The appropriate dose of strawberry depends on several factors such as the user's age, health, and several other conditions. At this time there is not enough scientific information to determine an appropriate range of doses for strawberry. Keep in mind that natural products are not always necessarily safe and dosages can be important. Be sure to follow relevant directions on product labels and consult your pharmacist or physician or other healthcare professional before using.

View References

REFERENCES:

  • Cheel, J., Theoduloz, C., Rodriguez, J., Saud, G., Caligari, P. D., and Schmeda-Hirschmann, G. E-cinnamic acid derivatives and phenolics from Chilean strawberry fruits, Fragaria chiloensis ssp. chiloensis. J Agric.Food Chem 11-2-2005;53(22):8512-8518. View abstract.
  • Deferme, S., Van Gelder, J., and Augustijns, P. Inhibitory effect of fruit extracts on P-glycoprotein-related efflux carriers: an in-vitro screening. J Pharm Pharmacol 2002;54(9):1213-1219. View abstract.
  • Dutta-Roy, A. K., Crosbie, L., and Gordon, M. J. Effects of tomato extract on human platelet aggregation in vitro. Platelets. 2001;12(4):218-227. View abstract.
  • Felgines, C., Talavera, S., Gonthier, M. P., Texier, O., Scalbert, A., Lamaison, J. L., and Remesy, C. Strawberry anthocyanins are recovered in urine as glucuro- and sulfoconjugates in humans. J Nutr 2003;133(5):1296-1301. View abstract.
  • Halvorsen, B. L., Holte, K., Myhrstad, M. C., Barikmo, I., Hvattum, E., Remberg, S. F., Wold, A. B., Haffner, K., Baugerod, H., Andersen, L. F., Moskaug, O., Jacobs, D. R., Jr., and Blomhoff, R. A systematic screening of total antioxidants in dietary plants. J Nutr 2002;132(3):461-471. View abstract.
  • Kuriyama, S., Ebihara, S., Hozawa, A., Ohmori, K., Kurashima, K., Nakaya, N., Matsui, T., Arai, H., Tsubono, Y., Sasaki, H., and Tsuji, I. Dietary intakes and plasma 8-iso-prostaglandin F2alpha concentrations in community-dwelling elderly Japanese: the Tsurugaya project. Int J Vitam.Nutr Res 2006;76(2):87-94. View abstract.
  • Lee, S. Y., Choi, K. Y., Kim, M. K., Kim, K. M., Lee, J. H., Meng, K. H., and Lee, W. C. [The relationship between intake of vegetables and fruits and colorectal adenoma-carcinoma sequence]. Korean J Gastroenterol 2005;45(1):23-33. View abstract.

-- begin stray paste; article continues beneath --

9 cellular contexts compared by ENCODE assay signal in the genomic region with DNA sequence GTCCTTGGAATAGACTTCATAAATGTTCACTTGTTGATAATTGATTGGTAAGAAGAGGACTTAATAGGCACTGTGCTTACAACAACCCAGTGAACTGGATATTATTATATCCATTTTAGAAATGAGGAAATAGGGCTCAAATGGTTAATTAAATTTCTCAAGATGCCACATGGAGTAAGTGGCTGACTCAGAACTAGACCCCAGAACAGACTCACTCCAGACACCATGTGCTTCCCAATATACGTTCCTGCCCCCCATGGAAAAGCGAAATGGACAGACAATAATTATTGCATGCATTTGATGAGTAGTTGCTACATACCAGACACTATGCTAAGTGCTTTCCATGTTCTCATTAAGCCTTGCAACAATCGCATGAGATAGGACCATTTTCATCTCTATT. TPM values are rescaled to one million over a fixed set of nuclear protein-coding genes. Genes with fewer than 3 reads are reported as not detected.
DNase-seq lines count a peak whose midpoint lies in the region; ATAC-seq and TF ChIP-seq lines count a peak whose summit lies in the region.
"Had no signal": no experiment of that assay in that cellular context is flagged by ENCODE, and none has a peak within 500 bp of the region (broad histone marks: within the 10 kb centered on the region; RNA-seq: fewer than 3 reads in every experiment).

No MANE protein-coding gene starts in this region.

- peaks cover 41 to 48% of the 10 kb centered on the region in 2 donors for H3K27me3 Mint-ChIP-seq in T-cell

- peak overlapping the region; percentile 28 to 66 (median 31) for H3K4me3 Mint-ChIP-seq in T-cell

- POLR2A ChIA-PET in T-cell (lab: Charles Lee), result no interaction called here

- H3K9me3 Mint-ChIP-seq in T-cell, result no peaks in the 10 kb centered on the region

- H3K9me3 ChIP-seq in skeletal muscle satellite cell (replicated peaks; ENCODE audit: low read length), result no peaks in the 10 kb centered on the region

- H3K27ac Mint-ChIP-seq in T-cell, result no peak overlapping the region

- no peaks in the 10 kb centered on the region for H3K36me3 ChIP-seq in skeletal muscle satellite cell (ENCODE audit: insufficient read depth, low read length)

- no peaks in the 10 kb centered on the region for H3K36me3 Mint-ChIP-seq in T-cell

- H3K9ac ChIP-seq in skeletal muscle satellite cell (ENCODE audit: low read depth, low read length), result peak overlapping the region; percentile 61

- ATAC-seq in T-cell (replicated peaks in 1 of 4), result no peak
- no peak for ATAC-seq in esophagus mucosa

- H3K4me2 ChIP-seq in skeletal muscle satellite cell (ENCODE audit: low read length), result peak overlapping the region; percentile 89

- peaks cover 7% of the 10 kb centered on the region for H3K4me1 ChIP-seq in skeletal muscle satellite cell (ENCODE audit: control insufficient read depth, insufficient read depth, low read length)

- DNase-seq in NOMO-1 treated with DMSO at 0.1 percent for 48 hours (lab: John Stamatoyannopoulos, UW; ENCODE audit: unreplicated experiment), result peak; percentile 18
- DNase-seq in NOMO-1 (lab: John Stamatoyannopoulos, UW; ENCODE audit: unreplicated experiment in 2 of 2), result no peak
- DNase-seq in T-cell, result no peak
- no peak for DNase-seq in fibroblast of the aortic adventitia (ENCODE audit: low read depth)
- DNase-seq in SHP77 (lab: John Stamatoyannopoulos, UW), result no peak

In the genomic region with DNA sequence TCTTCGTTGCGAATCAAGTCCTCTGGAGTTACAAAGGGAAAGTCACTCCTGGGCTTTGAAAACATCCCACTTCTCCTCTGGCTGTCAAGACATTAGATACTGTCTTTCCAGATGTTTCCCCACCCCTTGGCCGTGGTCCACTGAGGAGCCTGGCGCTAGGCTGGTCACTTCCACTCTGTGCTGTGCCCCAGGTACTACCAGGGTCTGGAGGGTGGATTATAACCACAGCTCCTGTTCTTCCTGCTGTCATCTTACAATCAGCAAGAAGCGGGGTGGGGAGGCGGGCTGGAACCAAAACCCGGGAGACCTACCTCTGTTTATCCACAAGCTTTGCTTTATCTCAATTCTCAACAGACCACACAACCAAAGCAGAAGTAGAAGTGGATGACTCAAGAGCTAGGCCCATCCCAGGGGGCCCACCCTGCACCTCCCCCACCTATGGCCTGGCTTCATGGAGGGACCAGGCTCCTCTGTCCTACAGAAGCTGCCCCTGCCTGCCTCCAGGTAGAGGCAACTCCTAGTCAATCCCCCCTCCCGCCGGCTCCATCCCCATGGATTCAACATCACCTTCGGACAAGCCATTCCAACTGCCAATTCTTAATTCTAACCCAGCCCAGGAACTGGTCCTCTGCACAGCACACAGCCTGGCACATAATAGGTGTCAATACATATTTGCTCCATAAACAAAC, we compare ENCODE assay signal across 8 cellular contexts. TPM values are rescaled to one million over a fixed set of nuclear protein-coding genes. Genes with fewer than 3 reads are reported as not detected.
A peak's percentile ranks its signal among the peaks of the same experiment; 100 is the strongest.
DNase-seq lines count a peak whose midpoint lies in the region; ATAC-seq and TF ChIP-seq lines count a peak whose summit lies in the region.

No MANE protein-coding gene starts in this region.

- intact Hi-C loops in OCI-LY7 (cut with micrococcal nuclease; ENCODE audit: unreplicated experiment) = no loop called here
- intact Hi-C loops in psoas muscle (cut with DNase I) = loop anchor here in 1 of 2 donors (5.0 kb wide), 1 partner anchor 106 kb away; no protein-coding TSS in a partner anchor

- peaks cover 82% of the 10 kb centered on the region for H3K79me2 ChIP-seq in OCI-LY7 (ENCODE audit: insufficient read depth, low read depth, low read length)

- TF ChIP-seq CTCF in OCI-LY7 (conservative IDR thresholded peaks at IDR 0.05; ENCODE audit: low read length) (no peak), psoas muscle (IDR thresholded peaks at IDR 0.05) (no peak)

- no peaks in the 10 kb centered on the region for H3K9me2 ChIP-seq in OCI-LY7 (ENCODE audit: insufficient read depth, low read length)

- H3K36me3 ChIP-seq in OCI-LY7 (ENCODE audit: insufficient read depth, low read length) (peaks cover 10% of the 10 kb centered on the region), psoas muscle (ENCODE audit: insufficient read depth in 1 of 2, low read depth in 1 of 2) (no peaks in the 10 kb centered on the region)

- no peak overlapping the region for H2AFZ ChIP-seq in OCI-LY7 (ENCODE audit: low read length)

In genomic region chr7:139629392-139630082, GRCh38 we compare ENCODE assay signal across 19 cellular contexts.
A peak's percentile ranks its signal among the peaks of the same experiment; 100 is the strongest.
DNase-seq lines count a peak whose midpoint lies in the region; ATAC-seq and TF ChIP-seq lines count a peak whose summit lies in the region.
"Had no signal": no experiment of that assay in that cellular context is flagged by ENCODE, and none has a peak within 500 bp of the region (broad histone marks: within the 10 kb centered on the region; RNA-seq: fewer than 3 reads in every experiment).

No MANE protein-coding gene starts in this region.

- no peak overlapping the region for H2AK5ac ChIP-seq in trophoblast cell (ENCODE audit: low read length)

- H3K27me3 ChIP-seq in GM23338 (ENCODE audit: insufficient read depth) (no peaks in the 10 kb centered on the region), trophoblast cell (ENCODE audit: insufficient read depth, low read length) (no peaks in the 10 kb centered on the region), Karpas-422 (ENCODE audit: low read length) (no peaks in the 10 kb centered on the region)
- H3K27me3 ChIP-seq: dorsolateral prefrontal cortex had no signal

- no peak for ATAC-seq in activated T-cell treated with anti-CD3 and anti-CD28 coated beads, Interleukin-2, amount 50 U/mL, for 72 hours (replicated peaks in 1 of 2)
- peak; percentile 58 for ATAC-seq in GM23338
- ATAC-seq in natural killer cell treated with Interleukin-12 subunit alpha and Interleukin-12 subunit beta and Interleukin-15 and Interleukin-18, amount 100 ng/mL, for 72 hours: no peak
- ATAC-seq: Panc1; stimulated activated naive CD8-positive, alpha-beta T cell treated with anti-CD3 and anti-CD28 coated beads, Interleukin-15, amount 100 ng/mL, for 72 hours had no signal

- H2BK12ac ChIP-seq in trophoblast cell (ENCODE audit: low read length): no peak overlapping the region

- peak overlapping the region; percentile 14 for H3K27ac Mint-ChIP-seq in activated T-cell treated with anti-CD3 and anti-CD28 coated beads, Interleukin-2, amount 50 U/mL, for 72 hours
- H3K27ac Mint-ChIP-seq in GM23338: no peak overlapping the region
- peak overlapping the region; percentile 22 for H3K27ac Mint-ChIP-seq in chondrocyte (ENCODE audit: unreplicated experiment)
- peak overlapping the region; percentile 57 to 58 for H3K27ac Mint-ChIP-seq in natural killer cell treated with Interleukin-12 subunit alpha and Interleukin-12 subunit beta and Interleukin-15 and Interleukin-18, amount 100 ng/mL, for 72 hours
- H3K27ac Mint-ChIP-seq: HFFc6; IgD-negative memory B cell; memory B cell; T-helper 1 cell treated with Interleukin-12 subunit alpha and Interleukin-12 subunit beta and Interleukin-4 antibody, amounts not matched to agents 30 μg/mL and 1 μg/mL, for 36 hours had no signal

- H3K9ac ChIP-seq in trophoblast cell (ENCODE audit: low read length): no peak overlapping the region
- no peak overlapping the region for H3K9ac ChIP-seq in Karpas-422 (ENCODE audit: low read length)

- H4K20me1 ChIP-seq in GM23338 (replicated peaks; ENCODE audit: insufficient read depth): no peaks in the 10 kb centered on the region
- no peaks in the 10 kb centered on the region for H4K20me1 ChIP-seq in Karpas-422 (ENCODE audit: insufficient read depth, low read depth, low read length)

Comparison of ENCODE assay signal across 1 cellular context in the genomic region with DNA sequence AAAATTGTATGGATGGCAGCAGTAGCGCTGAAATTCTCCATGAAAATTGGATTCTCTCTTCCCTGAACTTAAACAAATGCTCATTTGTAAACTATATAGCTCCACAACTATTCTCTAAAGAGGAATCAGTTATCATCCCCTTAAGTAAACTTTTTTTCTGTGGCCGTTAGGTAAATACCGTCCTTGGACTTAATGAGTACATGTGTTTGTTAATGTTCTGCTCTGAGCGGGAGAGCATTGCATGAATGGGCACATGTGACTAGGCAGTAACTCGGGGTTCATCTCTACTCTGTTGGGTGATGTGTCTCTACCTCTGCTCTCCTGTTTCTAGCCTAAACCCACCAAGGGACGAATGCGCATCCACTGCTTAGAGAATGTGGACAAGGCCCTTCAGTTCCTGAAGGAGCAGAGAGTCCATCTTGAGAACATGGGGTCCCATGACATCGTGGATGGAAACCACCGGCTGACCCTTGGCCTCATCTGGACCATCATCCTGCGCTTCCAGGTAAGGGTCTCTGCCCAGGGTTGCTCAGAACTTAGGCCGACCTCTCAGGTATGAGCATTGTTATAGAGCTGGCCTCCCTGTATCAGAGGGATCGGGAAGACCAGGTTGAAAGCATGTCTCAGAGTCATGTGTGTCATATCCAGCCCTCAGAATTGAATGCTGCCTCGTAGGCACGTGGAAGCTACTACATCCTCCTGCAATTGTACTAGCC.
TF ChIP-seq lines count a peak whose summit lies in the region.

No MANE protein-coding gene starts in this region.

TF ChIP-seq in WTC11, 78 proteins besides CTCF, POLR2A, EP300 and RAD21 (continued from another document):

• Mazur, W. M., Uehara, M., Wahala, K., and Adlercreutz, H. Phyto-oestrogen content of berries, and plasma concentrations and urinary excretion of enterolactone after a single strawberry-meal in human subjects. Br.J Nutr. 2000;83(4):381-387. View abstract.
  • Meyers, K. J., Watkins, C. B., Pritts, M. P., and Liu, R. H. Antioxidant and antiproliferative activities of strawberries. J.Agric.Food Chem. 11-5-2003;51(23):6887-6892. View abstract.
  • Naemura, A., Mitani, T., Ijiri, Y., Tamura, Y., Yamashita, T., Okimura, M., and Yamamoto, J. Anti-thrombotic effect of strawberries. Blood Coagul.Fibrinolysis 2005;16(7):501-509. View abstract.
  • Pajk, T., Rezar, V., Levart, A., and Salobir, J. Efficiency of apples, strawberries, and tomatoes for reduction of oxidative stress in pigs as a model for humans. Nutrition 2006;22(4):376-384. View abstract.
  • Van Gelder, J., Deferme, S., Naesens, L., De Clercq, E., van den, Mooter G., Kinget, R., and Augustijns, P. Intestinal absorption enhancement of the ester prodrug tenofovir disoproxil fumarate through modulation of the biochemical barrier by defined ester mixtures. Drug Metab Dispos. 2002;30(8):924-930. View abstract.
  • Aaby K, Skrede G, Wrolstad RE. Phenolic composition and antioxidant activities in flesh and achenes of strawberries (Fragaria ananassa). J Agric Food Chem 2005;53:4032-40.. View abstract.
  • Amani R, Moazen S, Shahbazian H, Ahmadi K, Jalali MT. Flavonoid-rich beverage effects on lipid profile and blood pressure in diabetic patients. World J Diabetes. 2014;5(6):962-8. View abstract.
  • Basu A, Betts NM, Nguyen A, Newman ED, Fu D, Lyons TJ. Freeze-dried strawberries lower serum cholesterol and lipid peroxidation in adults with abdominal adiposity and elevated serum lipids. J Nutr. 2014;144(6):830-7. View abstract.
  • Basu A, Kurien BT, Tran H, et al. Strawberries decrease circulating levels of tumor necrosis factor and lipid peroxides in obese adults with knee osteoarthritis. Food Funct. 2018;9(12):6218-6226. View abstract.
  • Cabrera-Freitag P, Bermejo Becerro A, Abreu Ramírez MG, et al. Allergy to strawberry in children from the Mediterranean area: is it really allergy? J Investig Allergol Clin Immunol 2020;30(4):283-5. View abstract.
  • Feresin RG, Johnson SA, Pourafshar S, et al. Impact of daily strawberry consumption on blood pressure and arterial stiffness in pre- and stage 1-hypertensive postmenopausal women: a randomized controlled trial. Food Funct. 2017;8(11):4139-4149. View abstract.